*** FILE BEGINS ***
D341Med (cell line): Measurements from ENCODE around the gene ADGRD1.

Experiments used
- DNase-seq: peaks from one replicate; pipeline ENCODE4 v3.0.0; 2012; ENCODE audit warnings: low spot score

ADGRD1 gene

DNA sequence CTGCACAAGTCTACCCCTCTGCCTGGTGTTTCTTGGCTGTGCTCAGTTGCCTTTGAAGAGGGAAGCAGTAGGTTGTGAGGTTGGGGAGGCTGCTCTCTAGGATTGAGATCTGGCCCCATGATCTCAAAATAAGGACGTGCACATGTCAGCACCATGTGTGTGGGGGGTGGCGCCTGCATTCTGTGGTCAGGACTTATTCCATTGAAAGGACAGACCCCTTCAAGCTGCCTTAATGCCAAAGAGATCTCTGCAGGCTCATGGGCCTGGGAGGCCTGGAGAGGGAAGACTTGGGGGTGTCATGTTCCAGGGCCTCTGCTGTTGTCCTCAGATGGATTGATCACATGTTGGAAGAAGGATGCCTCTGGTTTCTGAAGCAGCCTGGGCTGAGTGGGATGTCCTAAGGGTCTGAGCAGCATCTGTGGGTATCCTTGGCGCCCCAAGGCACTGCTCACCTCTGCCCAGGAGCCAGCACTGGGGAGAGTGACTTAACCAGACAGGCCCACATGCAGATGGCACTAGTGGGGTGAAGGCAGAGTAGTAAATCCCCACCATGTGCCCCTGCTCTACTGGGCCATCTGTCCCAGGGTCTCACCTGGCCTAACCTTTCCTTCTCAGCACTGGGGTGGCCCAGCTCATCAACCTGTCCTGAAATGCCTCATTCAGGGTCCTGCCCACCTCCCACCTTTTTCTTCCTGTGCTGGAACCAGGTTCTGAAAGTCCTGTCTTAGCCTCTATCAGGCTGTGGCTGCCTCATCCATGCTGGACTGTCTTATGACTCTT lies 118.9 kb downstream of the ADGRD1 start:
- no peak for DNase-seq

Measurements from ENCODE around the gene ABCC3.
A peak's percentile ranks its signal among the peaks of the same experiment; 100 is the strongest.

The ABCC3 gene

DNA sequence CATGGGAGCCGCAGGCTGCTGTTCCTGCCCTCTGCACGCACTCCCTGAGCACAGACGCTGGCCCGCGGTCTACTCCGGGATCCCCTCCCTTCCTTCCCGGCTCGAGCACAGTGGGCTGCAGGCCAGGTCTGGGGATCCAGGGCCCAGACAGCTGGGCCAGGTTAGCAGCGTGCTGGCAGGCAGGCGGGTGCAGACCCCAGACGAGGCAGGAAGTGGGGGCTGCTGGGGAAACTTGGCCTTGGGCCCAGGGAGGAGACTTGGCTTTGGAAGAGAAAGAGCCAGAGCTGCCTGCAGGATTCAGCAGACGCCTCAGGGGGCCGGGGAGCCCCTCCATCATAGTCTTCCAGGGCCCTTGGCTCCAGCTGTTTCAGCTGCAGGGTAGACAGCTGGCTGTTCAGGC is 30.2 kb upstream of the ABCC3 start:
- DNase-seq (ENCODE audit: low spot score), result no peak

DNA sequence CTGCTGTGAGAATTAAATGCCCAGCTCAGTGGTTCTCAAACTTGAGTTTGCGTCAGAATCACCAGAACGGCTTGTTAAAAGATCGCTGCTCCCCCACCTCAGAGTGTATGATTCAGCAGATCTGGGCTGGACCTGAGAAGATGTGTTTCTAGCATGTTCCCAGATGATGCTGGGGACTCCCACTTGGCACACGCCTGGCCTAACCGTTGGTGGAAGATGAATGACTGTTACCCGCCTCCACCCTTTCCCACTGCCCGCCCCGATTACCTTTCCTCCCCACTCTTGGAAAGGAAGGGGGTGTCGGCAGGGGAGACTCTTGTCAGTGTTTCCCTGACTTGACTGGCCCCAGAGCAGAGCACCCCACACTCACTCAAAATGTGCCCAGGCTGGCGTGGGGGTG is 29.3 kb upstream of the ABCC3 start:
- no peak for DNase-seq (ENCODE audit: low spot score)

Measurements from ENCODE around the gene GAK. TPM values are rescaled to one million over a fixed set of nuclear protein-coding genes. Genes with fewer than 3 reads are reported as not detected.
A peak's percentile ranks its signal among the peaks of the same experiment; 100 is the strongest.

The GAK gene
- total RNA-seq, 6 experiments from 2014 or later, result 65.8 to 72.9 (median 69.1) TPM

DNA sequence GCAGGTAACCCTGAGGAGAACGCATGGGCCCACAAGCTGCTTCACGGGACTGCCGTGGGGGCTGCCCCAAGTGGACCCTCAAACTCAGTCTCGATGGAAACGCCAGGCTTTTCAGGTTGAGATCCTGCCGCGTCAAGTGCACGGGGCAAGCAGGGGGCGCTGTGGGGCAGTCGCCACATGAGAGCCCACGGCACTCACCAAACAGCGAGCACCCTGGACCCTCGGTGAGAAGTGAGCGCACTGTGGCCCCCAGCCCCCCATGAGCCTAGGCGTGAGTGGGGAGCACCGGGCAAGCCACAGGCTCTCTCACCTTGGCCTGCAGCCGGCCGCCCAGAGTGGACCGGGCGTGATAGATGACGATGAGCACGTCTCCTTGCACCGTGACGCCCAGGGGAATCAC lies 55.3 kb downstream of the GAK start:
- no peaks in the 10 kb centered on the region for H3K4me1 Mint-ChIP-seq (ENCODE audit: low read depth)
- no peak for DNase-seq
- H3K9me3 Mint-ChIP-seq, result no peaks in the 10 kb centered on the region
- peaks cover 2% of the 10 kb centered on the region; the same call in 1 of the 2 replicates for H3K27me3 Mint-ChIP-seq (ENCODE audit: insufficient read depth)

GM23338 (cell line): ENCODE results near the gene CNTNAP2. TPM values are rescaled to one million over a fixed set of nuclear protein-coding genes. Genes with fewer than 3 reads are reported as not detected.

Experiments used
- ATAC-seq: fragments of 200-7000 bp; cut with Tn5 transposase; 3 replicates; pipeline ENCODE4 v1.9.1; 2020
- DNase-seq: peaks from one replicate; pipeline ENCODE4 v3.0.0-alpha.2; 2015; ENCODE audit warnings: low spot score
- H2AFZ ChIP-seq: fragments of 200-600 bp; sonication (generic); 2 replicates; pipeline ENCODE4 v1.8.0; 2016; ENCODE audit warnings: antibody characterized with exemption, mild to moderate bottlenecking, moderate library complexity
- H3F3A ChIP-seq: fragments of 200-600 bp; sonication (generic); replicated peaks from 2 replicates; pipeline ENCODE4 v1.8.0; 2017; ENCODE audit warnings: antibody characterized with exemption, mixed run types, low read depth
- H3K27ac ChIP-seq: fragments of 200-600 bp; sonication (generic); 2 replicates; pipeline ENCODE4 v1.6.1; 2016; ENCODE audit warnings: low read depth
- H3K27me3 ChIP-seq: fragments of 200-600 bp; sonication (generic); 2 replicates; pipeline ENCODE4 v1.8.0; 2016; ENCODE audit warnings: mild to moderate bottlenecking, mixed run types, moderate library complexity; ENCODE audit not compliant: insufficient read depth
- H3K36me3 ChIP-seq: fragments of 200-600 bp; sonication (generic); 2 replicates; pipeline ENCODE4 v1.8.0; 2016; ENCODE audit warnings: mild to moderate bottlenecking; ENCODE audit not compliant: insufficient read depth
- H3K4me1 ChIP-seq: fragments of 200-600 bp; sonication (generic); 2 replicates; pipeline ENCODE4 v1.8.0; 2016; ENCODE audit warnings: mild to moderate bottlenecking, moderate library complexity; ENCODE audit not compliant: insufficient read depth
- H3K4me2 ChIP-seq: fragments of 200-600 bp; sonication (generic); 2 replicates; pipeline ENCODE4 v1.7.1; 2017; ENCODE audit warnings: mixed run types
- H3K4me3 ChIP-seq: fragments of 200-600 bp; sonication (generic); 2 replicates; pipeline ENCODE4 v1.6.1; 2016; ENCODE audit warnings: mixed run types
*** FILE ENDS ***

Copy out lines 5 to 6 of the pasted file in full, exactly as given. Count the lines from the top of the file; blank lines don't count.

DNA sequence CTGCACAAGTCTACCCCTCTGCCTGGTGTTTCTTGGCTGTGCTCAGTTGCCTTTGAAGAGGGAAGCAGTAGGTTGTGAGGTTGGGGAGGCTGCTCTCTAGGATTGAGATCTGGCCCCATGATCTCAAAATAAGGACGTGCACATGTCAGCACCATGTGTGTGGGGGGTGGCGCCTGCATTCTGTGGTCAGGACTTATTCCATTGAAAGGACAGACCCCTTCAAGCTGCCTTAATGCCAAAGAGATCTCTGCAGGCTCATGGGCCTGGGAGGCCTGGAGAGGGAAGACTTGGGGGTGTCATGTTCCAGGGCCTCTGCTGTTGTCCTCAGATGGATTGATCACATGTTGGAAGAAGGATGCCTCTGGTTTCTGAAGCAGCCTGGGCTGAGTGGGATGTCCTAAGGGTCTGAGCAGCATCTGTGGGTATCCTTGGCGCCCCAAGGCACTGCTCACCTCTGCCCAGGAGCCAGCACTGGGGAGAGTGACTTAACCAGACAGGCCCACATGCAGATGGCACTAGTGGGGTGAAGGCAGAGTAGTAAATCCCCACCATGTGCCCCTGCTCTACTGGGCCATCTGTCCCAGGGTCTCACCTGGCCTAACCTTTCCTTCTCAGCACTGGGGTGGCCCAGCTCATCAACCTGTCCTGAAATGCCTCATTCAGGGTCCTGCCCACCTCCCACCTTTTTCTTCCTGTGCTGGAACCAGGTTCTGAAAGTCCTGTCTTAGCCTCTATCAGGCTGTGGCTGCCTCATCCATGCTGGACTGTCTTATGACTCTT lies 118.9 kb downstream of the ADGRD1 start:
- no peak for DNase-seq